2) Increase the number of environmental law enforcers. A law without enforcement, Abraham Lincoln reportedly observed, is just good advice. To ensure the region’s environmental protection laws amount to more than good advice, the number of individuals responsible for investigating and prosecuting them should be increased. The increase should mean not only hiring more police and prosecutors. It should also include empowering citizens and nongovernmental organizations to bring environmental criminals before national courts, either by permitting private prosecution or by allowing civil suits for damages. The Environmental Investigation Agency and Global Witness have issued reports (here, here, and here) documenting significant violations of the region’s environmental laws and showing how the violations have injured residents of the affected areas. Why shouldn’t these individuals be able to use these reports to sue the violators for damages? Why shouldn’t the governments of the regions take advantage of the expertise and resources the international environmental movement has to offer to strengthen the enforcement of their environmental protection laws?
3) Conduct wealth checks of regional and local officials. The corruption that makes illegal logging and wildlife trafficking possible always has a local element. In several countries provincial and municipal officials are responsible for enforcing environmental laws, and even where they are not, they are often the only ones who know if the laws are being violated. Driving through the basin one comes across many luxurious homes with high-end SUVs parked out front that belong to regional governors and local forestry officials, a sign many are paid to ignore environmental crimes. The governments of all six countries already require public servants to report details of their personal finances to a government agency. These reports should be used, as they are in the Philippines, to see if officials are living beyond their means. If they are, and cannot explain the sources of their wealth, they should, as in Hong Kong, be prosecuted for accumulating illicit wealth.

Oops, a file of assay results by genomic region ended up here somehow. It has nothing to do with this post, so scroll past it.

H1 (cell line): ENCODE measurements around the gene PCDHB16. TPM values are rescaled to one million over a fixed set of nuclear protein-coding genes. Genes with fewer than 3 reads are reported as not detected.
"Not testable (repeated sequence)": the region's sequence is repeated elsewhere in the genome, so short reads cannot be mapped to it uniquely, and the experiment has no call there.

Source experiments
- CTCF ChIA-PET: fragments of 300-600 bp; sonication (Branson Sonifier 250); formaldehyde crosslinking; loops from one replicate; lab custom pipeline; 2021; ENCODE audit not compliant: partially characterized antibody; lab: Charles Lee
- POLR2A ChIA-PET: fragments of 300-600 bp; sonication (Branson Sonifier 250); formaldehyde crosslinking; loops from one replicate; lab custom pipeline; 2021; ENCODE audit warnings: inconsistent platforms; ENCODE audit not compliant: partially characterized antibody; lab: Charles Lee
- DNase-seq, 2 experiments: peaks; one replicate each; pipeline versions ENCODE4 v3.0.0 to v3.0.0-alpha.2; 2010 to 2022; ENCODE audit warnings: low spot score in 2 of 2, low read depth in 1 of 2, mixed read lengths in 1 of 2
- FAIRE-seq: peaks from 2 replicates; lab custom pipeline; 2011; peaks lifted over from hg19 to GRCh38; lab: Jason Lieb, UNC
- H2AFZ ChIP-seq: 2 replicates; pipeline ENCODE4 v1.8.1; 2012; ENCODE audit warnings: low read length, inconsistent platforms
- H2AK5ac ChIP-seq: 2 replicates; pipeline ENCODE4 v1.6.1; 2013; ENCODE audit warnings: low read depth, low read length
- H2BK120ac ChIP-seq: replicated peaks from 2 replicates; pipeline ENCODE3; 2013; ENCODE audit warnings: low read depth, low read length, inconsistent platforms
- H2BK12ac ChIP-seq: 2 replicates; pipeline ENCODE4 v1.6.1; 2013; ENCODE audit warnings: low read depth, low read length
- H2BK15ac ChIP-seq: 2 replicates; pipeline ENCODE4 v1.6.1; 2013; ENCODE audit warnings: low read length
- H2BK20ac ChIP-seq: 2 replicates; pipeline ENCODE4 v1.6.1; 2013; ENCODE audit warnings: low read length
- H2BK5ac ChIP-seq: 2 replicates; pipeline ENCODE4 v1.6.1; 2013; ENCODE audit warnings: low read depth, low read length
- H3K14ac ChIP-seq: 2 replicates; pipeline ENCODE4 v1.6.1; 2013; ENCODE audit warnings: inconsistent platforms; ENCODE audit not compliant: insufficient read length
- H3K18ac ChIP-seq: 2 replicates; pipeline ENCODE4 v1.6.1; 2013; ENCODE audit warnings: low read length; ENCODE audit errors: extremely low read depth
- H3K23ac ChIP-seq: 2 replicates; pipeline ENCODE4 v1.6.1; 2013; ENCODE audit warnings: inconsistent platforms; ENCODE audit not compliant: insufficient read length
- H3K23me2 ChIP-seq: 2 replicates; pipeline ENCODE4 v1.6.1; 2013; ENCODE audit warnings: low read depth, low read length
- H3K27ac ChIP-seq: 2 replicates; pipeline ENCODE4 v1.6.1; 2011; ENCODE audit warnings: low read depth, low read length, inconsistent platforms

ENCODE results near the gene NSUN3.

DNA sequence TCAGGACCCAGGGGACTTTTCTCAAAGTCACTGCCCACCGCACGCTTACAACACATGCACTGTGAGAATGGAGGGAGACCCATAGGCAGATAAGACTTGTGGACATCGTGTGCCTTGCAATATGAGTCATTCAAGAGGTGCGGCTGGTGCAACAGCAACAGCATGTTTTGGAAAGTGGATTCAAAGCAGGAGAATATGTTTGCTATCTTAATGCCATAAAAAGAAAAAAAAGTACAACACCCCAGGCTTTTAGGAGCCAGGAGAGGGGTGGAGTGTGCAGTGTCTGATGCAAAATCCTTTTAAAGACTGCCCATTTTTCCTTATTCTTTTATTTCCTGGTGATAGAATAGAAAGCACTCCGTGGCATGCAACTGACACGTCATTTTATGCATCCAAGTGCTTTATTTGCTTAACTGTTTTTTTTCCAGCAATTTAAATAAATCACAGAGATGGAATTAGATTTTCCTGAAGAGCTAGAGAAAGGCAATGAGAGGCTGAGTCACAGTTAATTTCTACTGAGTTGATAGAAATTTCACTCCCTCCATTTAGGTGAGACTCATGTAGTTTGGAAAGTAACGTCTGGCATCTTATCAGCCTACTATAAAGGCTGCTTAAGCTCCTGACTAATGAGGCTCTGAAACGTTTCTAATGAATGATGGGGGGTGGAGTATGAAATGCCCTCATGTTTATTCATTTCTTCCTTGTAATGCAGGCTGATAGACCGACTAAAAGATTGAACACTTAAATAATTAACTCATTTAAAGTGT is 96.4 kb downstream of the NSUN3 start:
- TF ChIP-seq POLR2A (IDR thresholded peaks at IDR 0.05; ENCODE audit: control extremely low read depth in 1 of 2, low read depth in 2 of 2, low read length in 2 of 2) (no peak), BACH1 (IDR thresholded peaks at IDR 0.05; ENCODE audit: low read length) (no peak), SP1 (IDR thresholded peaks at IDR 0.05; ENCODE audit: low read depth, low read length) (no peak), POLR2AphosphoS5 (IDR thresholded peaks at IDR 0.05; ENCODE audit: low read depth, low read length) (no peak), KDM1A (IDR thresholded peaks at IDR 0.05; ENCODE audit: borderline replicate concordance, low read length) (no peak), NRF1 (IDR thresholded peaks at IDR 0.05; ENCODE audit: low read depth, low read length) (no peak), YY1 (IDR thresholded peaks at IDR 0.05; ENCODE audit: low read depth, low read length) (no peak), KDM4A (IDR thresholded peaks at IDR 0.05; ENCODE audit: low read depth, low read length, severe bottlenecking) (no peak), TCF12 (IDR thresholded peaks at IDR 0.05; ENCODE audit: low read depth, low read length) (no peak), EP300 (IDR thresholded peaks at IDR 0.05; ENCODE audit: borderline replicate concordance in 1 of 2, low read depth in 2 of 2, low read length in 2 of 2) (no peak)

4) Create a joint intelligence/operations center. While the region’s environmental criminals can move easily across national borders, national law enforcement personnel cannot. Differing laws and cumbersome procedures make it hard for agencies in the six countries to cooperate with counterparts in neighboring countries; it can be difficult if not impossible for police in different countries to share intelligence about criminal networks or obtain information for an investigation. They are at a distinct disadvantage when up against criminals whose operations seamlessly span national boundaries.
European countries once faced a similar problem; they overcame by creating Eurojust, a multi-national operations center to pool information and coordinate cross-border law enforcement. Located in The Hague, member countries send one or more experienced judges, prosecutors or investigators to sit side-by-side with colleagues from other nations. If a Spanish prosecutor needs to know if a suspect in one of her cases owns a Danish corporation, she calls her Eurojust representative, who turns to her Eurojust Danish colleague for help. If investigators in several countries are pursuing the same organized criminal gang, their Eurojust representatives will arrange a meeting where they can share notes. The countries of the Mekong region should build on the Eurojust model to create an institution to foster transnational cooperation and unite them in the pursuit of those devastating the region’s flora and fauna.
It is not too late to reverse the damage done to the Mekong basin ecosystem, but reversal will take radical, unconventional steps of the kind proposed here. Are the governments of the region willing to take them? For the benefit of today’s generation of Mekongers and for those to come, let us hope they are.